Sunday, September 02, 2007

Listen to the bunny

A few weeks ago Eli pointed out that the Gulf of Mexico was cocked and ready to amplify any hurricane that showed up. And there were doubters

Anonymous said...

So you are forecasting a busy season? Let's revisit this in November. 11:31 AM

EliRabett said...

I think I'm forecasting an intense season. If a storm gets going everything I see out there says it will intensify strongly.

Dean showed up and went to Category 5 before slamming into the Yucatan and now we have Felix

REPORTS FROM A NOAA HURRICANE HUNTER AIRCRAFT INDICATE THAT FELIX
CONTINUES TO RAPIDLY STRENGTHEN.

A TROPICAL STORM WATCH REMAINS IN EFFECT FOR JAMAICA AND FOR GRAND
CAYMAN. A TROPICAL STORM WATCH MEANS THAT TROPICAL STORM
CONDITIONS ARE POSSIBLE WITHIN THE WATCH AREA...GENERALLY WITHIN 36
HOURS.

INTERESTS ELSEWHERE IN THE CENTRAL AND WESTERN CARIBBEAN SEA SHOULD
CLOSELY MONITOR THE PROGRESS OF THIS SYSTEM.

FOR STORM INFORMATION SPECIFIC TO YOUR AREA...INCLUDING POSSIBLE
INLAND WATCHES AND WARNINGS...PLEASE MONITOR PRODUCTS ISSUED
BY YOUR LOCAL WEATHER OFFICE.

AT 800 PM EDT...0000Z...THE CENTER OF HURRICANE FELIX WAS LOCATED
NEAR LATITUDE 13.8 NORTH...LONGITUDE 72.9 WEST OR ABOUT 390 MILES...
625 KM...SOUTHEAST OF KINGSTON JAMAICA.

FELIX IS MOVING TOWARD THE WEST-NORTHWEST NEAR 18 MPH...30 KM/HR...
AND THIS GENERAL MOTION IS EXPECTED TO CONTINUE FOR THE NEXT 24
HOURS.

MAXIMUM SUSTAINED WINDS ARE NEAR 165 MPH...270 KM/HR...WITH HIGHER
GUSTS. FELIX IS A CATEGORY FIVE HURRICANE ON THE SAFFIR-SIMPSON
SCALE. SOME FLUCTUATIONS IN INTENSITY ARE TO BE EXPECTED OVER THE
NEXT 24 HOURS.

24 comments:

llewelly said...

Now that the 2nd major hurricane of the season has occurred 23 days ahead of the climatological average, and there have been 2 category 5s (compared to the 1951-2000 average of 0.34 per year), making a total of 9 in the last 10 years, I wonder if all those who kept referring to this season as 'inactive' will apologize.

Marion Delgado said...

Just to save us all some time and grief:

We ALL know about weather cycles, and that most especially includes Eli Rabbett. We also know how complex the issue of the NUMBER of hurricanes and a season and their INTENSITY is, and that they're two somewhat separate issues. We know about possible increased shearing off of cyclones, etc. No one, including this blog writer, is as far as I know definitively claiming that a bad hurricane season or even 2 are some sort of sole, definitive evidence for the bad effects of global warming caused by AGHGs, etc. And 1 season that could be construed as a lull would not DISprove anything, either.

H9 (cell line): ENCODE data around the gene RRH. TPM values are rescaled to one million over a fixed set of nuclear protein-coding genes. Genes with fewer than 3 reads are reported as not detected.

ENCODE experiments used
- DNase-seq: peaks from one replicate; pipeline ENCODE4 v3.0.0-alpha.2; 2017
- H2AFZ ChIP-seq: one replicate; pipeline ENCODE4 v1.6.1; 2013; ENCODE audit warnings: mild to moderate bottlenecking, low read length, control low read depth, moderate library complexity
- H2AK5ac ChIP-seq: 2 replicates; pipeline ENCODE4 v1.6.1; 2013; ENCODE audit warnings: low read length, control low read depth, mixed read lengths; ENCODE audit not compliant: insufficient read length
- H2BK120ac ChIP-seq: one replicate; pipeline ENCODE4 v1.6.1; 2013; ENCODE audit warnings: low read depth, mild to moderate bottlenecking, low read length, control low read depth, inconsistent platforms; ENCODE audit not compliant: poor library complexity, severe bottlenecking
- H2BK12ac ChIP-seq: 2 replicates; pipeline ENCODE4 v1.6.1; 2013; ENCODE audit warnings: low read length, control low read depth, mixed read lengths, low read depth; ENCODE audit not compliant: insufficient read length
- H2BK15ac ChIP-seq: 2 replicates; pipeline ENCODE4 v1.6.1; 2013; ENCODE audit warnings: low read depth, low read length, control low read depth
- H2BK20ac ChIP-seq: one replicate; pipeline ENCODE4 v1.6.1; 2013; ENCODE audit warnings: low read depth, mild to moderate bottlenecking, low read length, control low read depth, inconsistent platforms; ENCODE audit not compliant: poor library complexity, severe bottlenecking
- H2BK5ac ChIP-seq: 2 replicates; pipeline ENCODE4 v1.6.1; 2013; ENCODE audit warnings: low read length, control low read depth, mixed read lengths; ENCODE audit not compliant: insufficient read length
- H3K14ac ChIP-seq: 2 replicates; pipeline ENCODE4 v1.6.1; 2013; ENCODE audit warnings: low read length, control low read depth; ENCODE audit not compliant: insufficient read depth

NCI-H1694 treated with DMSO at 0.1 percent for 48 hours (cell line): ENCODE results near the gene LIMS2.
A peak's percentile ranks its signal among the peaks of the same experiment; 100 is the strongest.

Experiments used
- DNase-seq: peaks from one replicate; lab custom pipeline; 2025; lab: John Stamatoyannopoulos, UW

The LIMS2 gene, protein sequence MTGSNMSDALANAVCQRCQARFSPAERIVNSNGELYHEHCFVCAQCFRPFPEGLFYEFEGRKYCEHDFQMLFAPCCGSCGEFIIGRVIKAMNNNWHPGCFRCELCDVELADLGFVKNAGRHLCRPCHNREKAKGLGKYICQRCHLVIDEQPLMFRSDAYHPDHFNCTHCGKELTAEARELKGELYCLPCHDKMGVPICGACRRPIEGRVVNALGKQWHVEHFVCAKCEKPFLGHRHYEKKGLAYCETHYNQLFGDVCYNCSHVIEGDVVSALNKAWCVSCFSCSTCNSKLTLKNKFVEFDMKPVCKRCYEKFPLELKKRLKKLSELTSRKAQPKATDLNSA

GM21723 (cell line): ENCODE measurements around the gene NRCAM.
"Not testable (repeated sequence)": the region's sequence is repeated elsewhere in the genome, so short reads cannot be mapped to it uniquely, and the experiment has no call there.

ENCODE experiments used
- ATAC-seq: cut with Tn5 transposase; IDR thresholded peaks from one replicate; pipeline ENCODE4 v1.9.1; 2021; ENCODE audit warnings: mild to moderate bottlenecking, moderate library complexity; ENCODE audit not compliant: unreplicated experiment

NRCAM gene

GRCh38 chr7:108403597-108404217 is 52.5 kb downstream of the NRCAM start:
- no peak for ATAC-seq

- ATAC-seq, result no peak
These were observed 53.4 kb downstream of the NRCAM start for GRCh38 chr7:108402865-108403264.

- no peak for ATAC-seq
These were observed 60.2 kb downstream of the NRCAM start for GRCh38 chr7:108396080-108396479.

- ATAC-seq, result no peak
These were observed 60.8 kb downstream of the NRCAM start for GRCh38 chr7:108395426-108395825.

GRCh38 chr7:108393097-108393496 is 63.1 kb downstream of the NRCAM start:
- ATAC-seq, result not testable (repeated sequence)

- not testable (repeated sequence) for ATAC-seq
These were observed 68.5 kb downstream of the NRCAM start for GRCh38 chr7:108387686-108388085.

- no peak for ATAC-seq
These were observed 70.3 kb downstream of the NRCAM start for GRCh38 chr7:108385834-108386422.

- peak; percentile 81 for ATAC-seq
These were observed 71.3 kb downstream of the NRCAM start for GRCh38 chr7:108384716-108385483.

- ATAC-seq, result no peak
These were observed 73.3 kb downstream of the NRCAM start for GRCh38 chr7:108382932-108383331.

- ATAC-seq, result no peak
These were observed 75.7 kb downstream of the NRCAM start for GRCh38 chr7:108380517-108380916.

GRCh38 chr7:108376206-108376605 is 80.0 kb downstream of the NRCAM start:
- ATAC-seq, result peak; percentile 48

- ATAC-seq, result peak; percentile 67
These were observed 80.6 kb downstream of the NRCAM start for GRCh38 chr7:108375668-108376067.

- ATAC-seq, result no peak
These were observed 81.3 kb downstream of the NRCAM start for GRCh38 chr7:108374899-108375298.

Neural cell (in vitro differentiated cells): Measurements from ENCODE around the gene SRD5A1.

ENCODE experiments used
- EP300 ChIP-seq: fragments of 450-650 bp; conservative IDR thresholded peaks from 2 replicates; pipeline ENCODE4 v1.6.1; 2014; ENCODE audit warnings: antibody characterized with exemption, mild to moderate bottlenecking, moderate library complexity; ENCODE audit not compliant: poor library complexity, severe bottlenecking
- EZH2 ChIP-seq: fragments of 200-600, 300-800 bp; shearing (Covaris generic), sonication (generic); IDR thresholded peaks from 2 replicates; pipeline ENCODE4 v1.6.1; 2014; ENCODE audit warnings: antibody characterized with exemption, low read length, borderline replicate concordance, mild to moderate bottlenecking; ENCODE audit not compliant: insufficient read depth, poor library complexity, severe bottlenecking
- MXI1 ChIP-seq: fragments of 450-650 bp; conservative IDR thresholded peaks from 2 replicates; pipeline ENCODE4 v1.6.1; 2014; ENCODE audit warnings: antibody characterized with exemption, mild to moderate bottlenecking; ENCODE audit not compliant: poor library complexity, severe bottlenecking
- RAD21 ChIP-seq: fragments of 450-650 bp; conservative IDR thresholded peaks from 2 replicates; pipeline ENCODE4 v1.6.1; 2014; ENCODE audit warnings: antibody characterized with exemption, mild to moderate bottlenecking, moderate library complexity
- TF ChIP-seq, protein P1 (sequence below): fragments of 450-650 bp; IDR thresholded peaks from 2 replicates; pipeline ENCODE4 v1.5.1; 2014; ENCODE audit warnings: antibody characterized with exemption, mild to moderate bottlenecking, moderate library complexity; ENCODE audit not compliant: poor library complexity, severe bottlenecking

We're still at the phase where we're concerned that the Earth is, basically, retaining more energy, and that energy is available/distributed to the oceans. That's my guess as to why hurricane season is relevant, in addition to the fact that it affects so many people.

This concludes my test of the waste of time notification system.

and llewelly: no.

Marion Delgado said...

Oh, also, virtually every commenter here knows the diff between climate and weather.

Anonymous said...

I'm not a licensed climatologist, but Felix isn't in the Gulf of Mexico.

Maybe this is a Dan Rather style prediction: the facts are wrong, but the story is essentially accurate.

Anonymous said...

You're not a licensed climatologist _yet_, but if Cheney wins next time you may need a license to speak on these subjects. Enjoy your freedom.

Oh, and Felix isn't in the Gulf of Mexico _yet_.

http://www.ens-newswire.com/ens/sep2007/20070903_felix2.gif

Could it be the amplifiers on this year's storm season go up to "6"?

"Within hours of forming a tropical depression in the Atlantic early Saturday, Felix became a tropical storm, and within the span of a day it blew through categories 1, 2, 3, and 4. By Sunday night it had hit the maximum Category 5 and was howling across the warm waters of the Caribbean Sea.
"Reports from a National Oceanic and Atmospheric Administration hurricane hunter aircraft 'indicate that Felix continues to rapidly strengthen,' the National Hurricane Center said in its latest public advisory."
http://www.ens-newswire.com/ens/sep2007/2007-09-03-01.asp